• It is the worst scheme of 45 currently under development in England for CO2 emissions. Minister for climate change and MP for Bexhill Greg Barker is not bothered. It was the second worst of the 45 for ‘value for money‘, and cost increases of £14m since chancellor Osborne’s approval suggest that it’s now bottom.
  • There are no firm strategies for monitoring the environmental mitigation measures. As yet, we don’t know who will do the monitoring or even if it will be carried out. The status, extent and nature of monitoring remain ‘theoretical’.
  • Alternatives were never looked at. The Department for Transport was found by the independent Information Commissioner to be wrong to conceal from the public that immediately prior to the chancellor’s ‘green light’ to approve BHLR funding, a ‘public transport’ based strategy was also on offer to ministers  Shocking enough on its own.

Despite winning funding for this ‘gold plated’ road scheme, about which there is a great deal of information, there is a lack of information about the range of alternative and sustainable transport options that will be available as (if) the BHLR opens for traffic. There was less than half a page on the subject in the original 200 page bid to government in 2004, and there has been little hard information ever since. Even worse, following a rather secretive and poorly conducted study, Rother District Council want to kill off for good plans for a new station at Glyne Gap.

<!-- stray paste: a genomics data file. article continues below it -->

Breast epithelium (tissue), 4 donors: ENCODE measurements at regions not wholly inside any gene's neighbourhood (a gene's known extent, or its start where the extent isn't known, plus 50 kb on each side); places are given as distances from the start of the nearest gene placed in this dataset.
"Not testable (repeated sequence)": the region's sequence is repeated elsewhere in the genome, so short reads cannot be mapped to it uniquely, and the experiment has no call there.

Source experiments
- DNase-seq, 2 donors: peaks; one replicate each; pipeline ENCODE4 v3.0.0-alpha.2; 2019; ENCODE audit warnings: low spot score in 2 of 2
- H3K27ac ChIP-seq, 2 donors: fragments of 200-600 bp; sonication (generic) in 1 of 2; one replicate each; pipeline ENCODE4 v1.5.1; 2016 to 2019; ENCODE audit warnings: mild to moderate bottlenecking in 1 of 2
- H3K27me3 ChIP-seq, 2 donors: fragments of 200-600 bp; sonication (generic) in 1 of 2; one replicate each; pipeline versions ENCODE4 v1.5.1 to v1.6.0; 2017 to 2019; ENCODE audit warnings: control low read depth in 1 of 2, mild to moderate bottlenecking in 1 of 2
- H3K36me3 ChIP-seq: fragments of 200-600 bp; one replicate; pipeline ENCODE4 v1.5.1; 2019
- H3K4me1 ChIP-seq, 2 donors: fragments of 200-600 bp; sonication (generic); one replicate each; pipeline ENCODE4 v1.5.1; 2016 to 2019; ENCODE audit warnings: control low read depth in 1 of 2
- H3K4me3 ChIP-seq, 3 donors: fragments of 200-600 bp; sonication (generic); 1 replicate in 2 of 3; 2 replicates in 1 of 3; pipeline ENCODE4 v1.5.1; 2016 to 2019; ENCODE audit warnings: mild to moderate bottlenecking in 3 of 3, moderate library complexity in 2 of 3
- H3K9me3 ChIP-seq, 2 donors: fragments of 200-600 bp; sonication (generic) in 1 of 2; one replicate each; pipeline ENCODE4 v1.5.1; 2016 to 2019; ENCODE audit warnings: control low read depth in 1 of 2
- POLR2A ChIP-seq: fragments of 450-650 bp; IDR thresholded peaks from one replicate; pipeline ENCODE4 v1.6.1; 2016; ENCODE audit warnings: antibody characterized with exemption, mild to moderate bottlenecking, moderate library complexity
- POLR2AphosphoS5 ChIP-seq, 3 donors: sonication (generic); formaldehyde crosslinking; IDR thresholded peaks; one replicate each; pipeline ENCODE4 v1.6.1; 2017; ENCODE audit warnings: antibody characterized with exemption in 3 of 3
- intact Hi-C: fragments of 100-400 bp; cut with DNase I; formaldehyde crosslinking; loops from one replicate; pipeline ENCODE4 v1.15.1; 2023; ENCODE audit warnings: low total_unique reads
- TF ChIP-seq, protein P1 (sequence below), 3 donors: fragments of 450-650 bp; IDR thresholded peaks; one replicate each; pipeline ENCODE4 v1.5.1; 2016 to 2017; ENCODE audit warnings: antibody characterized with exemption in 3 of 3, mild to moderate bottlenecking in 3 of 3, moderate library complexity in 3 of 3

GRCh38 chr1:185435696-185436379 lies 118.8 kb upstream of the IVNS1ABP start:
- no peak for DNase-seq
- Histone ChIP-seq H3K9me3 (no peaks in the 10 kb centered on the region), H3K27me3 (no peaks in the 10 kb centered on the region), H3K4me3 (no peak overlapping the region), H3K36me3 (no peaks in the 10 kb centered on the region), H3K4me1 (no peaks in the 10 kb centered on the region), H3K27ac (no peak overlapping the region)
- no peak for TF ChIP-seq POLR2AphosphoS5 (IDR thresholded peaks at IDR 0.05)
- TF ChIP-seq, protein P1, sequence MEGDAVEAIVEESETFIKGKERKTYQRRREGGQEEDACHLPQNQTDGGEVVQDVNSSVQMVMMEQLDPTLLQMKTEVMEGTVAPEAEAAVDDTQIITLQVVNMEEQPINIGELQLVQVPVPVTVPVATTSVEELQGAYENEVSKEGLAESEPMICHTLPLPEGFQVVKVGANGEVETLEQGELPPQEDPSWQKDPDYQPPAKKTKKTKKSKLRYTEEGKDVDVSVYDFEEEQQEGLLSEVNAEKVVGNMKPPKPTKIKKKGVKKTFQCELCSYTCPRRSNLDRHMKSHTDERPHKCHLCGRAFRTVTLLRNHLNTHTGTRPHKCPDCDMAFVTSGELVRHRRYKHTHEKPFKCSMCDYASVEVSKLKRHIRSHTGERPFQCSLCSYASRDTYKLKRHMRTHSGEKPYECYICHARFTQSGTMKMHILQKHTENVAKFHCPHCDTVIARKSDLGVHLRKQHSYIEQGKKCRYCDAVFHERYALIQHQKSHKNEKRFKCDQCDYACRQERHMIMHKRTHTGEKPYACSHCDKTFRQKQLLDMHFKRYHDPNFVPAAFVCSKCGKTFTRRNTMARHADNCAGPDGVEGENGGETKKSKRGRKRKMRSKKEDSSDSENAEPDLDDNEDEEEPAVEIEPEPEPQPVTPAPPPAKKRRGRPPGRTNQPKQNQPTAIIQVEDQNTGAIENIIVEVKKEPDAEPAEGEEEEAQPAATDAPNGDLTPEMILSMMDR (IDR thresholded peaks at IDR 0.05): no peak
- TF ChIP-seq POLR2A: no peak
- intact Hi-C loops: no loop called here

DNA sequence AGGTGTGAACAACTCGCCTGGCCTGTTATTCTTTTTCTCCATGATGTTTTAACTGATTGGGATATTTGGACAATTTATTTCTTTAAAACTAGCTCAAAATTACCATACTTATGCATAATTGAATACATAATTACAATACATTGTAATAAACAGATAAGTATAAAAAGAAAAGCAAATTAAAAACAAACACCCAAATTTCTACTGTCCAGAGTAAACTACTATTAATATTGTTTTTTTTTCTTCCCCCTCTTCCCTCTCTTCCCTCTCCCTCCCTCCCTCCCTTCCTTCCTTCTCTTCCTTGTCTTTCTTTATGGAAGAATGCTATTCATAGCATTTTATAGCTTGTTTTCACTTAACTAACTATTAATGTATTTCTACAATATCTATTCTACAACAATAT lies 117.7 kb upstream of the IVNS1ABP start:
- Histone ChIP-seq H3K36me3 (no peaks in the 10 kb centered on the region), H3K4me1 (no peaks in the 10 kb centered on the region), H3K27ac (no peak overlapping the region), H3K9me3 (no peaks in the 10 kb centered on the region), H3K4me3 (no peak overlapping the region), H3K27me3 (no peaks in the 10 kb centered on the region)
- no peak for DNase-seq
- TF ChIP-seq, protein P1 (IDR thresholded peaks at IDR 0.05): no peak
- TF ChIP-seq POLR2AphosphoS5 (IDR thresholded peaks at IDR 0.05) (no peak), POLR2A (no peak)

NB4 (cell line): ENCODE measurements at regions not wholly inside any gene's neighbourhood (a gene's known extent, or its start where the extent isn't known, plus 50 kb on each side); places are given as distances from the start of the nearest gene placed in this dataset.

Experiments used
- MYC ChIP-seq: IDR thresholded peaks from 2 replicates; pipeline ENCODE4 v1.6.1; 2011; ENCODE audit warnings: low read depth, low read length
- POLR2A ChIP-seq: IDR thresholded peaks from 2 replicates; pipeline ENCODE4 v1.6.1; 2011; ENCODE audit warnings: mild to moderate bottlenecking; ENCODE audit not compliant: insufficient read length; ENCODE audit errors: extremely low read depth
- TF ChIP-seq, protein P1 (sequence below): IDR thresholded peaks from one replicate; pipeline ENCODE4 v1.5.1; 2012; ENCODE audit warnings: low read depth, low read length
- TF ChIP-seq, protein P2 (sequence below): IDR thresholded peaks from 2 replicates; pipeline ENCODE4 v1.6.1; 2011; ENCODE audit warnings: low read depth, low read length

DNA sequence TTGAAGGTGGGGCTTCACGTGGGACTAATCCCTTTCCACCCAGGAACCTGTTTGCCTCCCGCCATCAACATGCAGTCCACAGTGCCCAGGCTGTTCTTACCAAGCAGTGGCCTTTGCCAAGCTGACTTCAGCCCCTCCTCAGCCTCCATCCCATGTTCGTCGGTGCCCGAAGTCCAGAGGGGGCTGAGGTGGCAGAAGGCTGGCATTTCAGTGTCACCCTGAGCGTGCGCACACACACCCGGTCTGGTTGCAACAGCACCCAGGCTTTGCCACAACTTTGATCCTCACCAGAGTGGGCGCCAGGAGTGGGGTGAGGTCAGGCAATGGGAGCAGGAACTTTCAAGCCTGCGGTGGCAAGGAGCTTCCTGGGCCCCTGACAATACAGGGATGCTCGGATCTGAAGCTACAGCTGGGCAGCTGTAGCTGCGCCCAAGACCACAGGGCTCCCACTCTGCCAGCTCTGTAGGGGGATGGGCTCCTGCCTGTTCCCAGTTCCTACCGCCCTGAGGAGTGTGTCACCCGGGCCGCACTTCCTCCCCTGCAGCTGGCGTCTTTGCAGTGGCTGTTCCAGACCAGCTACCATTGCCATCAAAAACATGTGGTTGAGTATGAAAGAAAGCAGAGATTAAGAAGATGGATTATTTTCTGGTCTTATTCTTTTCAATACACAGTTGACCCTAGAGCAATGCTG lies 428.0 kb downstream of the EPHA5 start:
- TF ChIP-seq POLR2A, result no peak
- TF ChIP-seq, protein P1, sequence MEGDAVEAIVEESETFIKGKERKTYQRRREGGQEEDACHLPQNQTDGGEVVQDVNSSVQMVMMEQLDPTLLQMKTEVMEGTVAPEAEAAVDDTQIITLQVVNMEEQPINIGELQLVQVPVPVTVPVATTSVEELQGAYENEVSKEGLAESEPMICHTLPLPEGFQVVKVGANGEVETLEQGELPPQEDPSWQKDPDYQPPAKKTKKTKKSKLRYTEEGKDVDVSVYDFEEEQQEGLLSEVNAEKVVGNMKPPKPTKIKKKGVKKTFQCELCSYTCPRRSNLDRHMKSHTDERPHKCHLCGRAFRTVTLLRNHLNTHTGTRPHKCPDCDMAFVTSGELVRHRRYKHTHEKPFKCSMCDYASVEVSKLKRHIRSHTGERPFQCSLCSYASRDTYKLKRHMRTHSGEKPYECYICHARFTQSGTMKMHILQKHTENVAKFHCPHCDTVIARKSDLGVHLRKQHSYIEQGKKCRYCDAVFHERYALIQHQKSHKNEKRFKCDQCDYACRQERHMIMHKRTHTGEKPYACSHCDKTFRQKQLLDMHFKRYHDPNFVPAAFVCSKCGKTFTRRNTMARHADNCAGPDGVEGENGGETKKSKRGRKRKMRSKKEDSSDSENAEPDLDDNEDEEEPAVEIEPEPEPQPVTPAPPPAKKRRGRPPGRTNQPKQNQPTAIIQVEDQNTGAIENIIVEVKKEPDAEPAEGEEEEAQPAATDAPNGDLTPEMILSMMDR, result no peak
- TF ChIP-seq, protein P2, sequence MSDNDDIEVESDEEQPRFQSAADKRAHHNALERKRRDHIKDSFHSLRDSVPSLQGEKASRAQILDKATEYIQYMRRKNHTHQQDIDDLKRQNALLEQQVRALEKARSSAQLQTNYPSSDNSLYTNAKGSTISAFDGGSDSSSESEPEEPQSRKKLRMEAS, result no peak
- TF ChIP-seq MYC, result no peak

We can only conclude that those without access to a car (including everyone under 17), as well as those who would like to use their cars less, are apparently considered by those designing our future transport networks as somehow of a lower status. That’s disgraceful. The needs of this significant and growing constituency of people must be met and their numbers increased in order to limit the dire effects of climate change. In this respect, the BHLR is the worst possible option, with the consequent car dependent developments eating up scarce land and set to spew thousands of tonnes of climate change gases.